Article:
Tofino is a small town nestled on the west coast of Vancouver Island. Its wild landscapes and pristine beaches attract surfers, bird watchers, whale watchers, fishermen and nature enthusiasts from around the world.
The surrounding area has been home to the Nuu-Cha-Nulth First Nations for thousands of years, and beyond the lush green forests and tranquil inlets, mysteries are still yet to be uncovered.
One of the most iconic landmarks in Canadian surfing is Long Beach, located nearby in the Pacific Rim National Park. Its sandy shores and neighboring beaches stretch for over 16 kilometers, and its wide open shape and rocky islands make it a magnet for swells.
Tofino is a year round tourist hub that is on the fast track to becoming one of Canada’s most popular tourism destinations
In the 1960s, a few of Tofino’s surf pioneers began to take the plunge in the frigid Canadian waves on imported or hand shaped longboards. In the following years, a growing subculture of beach dwelling nature lovers, surfers and travelers flourished on Long Beach. These early pioneers were some of the biggest influences to the Canadian surf culture we have today on the west coast.
These days Tofino is a year round tourist hub that is on the fast track to becoming one of Canada’s most popular tourism destinations. The beautiful summer sun and endless sandy beaches can make it a bustling place in the summer months.
The beaches and breaks are crammed with surfers and vacationers in these months and those juicy ground swells are few and far between. The beauty of Tofino and surrounding area is the fact that there is a wave to be enjoyed almost every single day of the year.
Continuous weather systems roll through bringing brisk temperatures and large waves
Our main surfing beach is Cox Bay, which has the wildest range of possible conditions and takes so many different directions of swell. All that’s needed is the right board and mindset to find a wave almost any day on this beach, whether it’s a mellow summer day, or an arm burning winter session on the outside break.
Winter is the time of year where Tofino really stands out. The days are short and dark, and when it rains, it usually pours. Restaurants and hotels close down, and the crowds disappear. Continuous weather systems roll through bringing brisk temperatures, large waves, a humid climate and offshore winds.
Particularly in the last few winters, there are a growing number of people coming out from the mainland and across the island to chase down the big winter swells, both for surfing and storm watching.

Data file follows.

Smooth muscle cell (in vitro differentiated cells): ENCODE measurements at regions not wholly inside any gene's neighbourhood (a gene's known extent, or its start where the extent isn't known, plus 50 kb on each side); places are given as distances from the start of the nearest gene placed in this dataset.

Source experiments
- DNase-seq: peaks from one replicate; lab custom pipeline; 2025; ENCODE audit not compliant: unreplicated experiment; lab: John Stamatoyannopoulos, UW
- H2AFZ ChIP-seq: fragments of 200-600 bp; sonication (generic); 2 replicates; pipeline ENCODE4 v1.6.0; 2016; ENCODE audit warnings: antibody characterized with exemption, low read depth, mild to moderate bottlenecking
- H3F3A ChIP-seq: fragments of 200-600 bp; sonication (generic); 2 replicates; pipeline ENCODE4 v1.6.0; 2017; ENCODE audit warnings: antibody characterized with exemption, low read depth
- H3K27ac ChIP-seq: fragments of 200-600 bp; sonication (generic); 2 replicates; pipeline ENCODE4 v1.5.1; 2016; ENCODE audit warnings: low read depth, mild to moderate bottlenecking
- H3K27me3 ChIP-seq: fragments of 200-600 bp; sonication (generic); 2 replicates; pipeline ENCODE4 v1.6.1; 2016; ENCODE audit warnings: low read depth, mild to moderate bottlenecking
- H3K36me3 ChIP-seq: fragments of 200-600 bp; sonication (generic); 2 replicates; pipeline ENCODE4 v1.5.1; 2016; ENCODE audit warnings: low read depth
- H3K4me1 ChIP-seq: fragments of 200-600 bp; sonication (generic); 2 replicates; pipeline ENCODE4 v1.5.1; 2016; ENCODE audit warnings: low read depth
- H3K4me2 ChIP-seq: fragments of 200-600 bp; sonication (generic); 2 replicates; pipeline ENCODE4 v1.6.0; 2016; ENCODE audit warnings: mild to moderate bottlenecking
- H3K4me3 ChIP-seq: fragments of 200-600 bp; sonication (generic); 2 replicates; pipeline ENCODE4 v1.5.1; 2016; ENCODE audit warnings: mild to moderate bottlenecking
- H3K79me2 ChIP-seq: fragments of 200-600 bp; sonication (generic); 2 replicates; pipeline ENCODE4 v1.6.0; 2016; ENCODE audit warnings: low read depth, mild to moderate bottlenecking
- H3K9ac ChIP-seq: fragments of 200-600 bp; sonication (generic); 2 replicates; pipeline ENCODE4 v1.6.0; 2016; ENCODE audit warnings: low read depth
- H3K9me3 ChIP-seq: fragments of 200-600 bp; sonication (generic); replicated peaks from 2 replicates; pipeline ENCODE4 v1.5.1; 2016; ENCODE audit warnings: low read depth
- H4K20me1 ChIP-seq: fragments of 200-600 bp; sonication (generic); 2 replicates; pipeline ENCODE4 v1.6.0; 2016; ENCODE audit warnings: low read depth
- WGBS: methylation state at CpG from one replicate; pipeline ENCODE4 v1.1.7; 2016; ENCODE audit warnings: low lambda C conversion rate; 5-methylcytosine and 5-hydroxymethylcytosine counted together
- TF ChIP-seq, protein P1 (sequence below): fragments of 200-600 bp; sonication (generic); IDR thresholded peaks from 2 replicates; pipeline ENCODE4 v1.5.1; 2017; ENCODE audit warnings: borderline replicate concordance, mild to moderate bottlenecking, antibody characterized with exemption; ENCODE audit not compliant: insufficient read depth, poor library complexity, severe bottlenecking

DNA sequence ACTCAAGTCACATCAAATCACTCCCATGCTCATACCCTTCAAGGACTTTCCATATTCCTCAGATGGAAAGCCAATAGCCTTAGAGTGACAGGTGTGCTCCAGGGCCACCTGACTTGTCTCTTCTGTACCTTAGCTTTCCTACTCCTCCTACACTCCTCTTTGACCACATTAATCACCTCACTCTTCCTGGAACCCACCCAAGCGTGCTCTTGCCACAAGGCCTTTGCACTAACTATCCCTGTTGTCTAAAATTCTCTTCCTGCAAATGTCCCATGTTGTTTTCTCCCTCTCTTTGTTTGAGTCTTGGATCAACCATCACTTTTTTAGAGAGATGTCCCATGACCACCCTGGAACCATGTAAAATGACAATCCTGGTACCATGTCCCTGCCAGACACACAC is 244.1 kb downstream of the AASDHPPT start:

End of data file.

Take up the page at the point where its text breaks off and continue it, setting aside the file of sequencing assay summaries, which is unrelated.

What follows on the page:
The extra boost to our wintertime population is shifting the balance of our small town creating more jobs and year round employment opportunities. On the other side of the coin, the same lineups which sat nearly empty for generations are now frequented by dedicated surfers and beach trekkers, searching for waves all year round in all weather conditions.
This year we were blessed with some relatively different systems than usual courtesy of El Nino. The eastern Pacific Ocean was a breeding ground for consistent, powerful storm fronts and ground swells passing by Hawaii, en route to hit Alaska and California and the remaining swells trickled in to our coast from all directions.
There were many days where North Chesterman was our only local beach that could handle the size and sometimes messiness of these El Nino swells. The crowds grew thick this year at times because it was too big to ride any of the other local beach breaks.
On the occasional long period ground swell we experienced some picture perfect days of hollow, head high waves and consistent offshore winds at Cox Bay and at breaks up and down the coast.
There are a handful of local riders and photographers around Tofino who have really pushed the envelope as far as defining moments in modern Canadian surfing.
It’s hard to search for images of Canadian surf without seeing photos of riders like Pete Devries, Sepp and Raph Bruhwiler shredding cold, hefty slabs perched below misty backdrops of rainforest and snow capped mountains.
Their images, films, and stoke have fuelled a new technology-savvy generation of surfers, photographers and filmmakers on the west coast. It is pretty exciting to be here in this moment on the forefront of the rugged Canadian surf scene, where boundaries are constantly being pushed and new technology and exploration is leading to discoveries and hidden gems around every corner.
Words and images Keenan Bush Tofino Surf Photography